Hi Readers- Sarah Andre here! In the small world department: I sat next to a friendly woman at a recent luncheon, who turned out to be the mother of a romance writer. Not only did I know her daughter’s name, JB Schroeder, among the thousands of authors, but she was a guest on Kiss and Thrill last year, hosted by Lena! Naturally I invited JB to my house when she came to visit her mother and the hours flew. We talked about writing as if we’d been best friends for years! When I heard she had a new release coming out I invited her back to K&T- let’s catch up with what JB’s been doing, shall we?
Hey girl! You and I had a discussion about certain books kicking our author butts, but being better writers in the end because of all that hard work. Locked, Loaded, and Lying was that book for me. Yours, is Unhinged, which is also releasing today, May 24. Congrats!
Thank you! Yes. I wanted to try something unusual with Unhinged, but didn’t pull it off so well in the first draft. It went through four major overhauls—essentially re-writes. And then came the revisions! But it was all worth it! The story is better for it, and I was determined that my second book to hit virtual shelves would be just as good as the first (Runaway). According to my Review Crew ARC readers, I succeeded in that! Hooray!
Yay- I can hardly wait to read it, JB! As a struggling pantser I’m dying to know what techniques others have learned in their trial by fire. Tell me three writing challenges you learned from re-writing/revising Unhinged.
Red Herrings don’t necessarily make twists—sometimes they are just distracting.
When I started Unhinged I had three possibilities for the villain, and I thought I intertwined it all pretty well. But my critique partners felt that one characters role be condensed to reduce confusion. Later, my editor strongly suggested that same character be eliminated entirely because she wasn’t really necessary! It changed a lot in the book, but you find other ways to do what you need to, and make better use of the cast that is there. In other words: do more with less!
Sometimes it’s all about the reveal. This ties in closely to my red herring problem. You don’t have to keep the villain’s identity secret. Even if the reader knows fairly early WHO the villain is, they still love the journey. For one thing, its exciting to know more than the characters know. Just like watching a movie, gripping the edge of the chair, and thinking “Oh no, sister, bad idea. Do NOT go into the basement!” For another, the fun is in the HOW. How does the villain create trouble, how do the protagonists find out what they need to, and of course, how do they stop the villain? In Unhinged, I actually mapped out on a timeline exactly what could be revealed when for maximum effect. And I’ve been hearing a lot of OMG’s from my readers in all the right spots, so I know it worked!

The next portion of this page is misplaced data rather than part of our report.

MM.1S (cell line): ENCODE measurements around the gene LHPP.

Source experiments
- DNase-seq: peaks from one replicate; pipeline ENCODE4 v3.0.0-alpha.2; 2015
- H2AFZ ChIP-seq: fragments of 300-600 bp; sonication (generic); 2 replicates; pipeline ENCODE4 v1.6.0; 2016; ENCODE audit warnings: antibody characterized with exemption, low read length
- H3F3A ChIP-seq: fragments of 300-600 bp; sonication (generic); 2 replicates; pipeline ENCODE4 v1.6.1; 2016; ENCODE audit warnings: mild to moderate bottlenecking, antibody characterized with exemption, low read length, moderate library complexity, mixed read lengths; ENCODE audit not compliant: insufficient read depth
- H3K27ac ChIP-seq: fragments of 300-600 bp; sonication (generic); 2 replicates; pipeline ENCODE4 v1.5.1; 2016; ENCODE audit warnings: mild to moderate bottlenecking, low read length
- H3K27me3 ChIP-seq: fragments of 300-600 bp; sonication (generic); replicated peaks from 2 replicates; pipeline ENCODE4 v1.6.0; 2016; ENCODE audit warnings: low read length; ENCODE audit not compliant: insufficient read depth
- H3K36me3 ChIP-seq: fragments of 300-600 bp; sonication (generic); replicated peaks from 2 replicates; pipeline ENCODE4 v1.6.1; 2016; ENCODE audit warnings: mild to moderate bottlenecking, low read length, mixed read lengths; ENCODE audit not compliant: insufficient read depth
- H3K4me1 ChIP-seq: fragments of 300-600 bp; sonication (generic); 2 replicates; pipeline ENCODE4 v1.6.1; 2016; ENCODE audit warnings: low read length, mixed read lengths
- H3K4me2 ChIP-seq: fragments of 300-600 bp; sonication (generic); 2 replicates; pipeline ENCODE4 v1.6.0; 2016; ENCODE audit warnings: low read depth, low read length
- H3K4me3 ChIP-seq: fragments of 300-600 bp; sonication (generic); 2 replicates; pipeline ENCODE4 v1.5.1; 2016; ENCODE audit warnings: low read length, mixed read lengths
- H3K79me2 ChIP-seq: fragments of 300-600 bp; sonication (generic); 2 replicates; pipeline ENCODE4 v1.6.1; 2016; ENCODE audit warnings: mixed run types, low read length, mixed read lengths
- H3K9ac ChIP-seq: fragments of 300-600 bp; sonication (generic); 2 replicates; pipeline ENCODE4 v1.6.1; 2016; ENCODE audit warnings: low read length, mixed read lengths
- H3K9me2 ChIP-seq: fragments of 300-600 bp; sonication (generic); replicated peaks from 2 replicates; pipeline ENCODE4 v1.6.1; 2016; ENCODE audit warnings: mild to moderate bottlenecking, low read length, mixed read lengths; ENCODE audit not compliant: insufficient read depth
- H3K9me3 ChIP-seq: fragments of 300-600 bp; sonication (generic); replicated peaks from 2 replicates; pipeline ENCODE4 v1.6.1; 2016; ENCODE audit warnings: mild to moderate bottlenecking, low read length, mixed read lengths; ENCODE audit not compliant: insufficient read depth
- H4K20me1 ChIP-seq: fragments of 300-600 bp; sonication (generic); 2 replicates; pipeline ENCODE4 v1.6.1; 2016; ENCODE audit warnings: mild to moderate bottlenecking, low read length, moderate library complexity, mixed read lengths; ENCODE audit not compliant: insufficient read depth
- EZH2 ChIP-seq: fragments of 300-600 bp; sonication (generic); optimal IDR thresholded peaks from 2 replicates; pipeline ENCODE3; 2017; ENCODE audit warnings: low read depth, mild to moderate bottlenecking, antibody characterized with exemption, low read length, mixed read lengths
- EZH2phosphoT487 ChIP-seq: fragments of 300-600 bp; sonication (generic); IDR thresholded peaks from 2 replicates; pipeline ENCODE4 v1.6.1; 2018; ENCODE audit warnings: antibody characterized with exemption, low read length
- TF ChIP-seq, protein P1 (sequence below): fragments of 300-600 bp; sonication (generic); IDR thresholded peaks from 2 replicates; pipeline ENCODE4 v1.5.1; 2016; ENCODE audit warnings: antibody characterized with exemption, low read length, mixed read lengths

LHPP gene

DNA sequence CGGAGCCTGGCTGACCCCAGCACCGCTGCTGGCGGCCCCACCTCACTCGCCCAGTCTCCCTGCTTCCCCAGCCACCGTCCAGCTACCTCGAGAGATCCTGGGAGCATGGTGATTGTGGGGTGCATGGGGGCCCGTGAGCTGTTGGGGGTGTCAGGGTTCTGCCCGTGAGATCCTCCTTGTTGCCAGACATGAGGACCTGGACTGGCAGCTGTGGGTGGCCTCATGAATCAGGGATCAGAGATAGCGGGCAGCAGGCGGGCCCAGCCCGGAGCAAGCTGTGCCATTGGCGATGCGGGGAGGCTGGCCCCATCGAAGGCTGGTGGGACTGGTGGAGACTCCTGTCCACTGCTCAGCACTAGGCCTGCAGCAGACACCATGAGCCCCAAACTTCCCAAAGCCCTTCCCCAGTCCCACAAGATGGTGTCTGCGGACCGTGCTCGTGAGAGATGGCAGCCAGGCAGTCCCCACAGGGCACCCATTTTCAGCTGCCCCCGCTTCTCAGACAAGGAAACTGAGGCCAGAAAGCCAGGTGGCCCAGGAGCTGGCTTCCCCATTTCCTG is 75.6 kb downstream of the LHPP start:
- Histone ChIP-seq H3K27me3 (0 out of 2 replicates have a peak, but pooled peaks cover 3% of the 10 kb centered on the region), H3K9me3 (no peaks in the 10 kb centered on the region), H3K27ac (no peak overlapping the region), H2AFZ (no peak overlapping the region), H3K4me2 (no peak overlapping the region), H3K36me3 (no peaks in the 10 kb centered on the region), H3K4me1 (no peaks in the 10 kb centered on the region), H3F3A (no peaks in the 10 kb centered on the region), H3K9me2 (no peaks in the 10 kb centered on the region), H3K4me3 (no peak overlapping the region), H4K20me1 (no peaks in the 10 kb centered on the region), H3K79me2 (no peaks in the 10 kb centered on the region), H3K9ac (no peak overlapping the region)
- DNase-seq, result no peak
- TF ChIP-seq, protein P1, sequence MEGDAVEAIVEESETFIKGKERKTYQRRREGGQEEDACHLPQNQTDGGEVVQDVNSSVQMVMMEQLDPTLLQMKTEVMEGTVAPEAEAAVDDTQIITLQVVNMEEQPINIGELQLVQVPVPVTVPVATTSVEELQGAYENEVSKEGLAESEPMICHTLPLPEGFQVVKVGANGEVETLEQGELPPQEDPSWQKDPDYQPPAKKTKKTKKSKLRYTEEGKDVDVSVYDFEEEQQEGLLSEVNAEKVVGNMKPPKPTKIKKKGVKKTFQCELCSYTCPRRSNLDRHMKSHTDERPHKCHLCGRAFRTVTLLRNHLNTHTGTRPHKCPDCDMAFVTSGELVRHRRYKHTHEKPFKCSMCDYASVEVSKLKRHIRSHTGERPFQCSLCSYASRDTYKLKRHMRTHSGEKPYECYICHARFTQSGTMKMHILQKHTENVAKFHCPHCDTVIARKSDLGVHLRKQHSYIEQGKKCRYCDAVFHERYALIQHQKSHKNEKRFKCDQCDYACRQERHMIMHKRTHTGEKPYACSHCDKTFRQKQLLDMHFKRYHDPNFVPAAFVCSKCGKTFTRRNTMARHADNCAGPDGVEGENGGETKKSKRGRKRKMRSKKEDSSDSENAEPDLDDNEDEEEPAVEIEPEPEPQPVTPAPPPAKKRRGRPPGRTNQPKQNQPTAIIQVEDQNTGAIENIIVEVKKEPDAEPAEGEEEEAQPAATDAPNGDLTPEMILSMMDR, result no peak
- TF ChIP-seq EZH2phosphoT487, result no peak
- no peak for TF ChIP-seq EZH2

Villains need motivation too. My first draft of Unhinged had the villain just plain crazy—which was super fun and allowed for a lot of creative license. But my agent pointed out that that level of loco meant the villain couldn’t possibly pull it all off. I needed a serious motivation and goal for the villain, not to mention a reason behind the crazy. It took weeks, but when I finally came up with THE IDEA—everything came together: goal, motivation, conflict, numerous juicy bits to reveal, and even an awesome twist.
Oh my gosh, this sounds SO exciting! And I absolutely LOVE your cover and the series name. I know you’re a graphic artist who does covers and this is your own creation…I’m green with envy. Thank you for joining us, JB! We wish you all the best in your new release, and come back to visit us soon! (Both K&T and my house.) 🙂
So thrilled to celebrate release day with the fab ladies of Kiss and Thrill. Thank you, Sarah!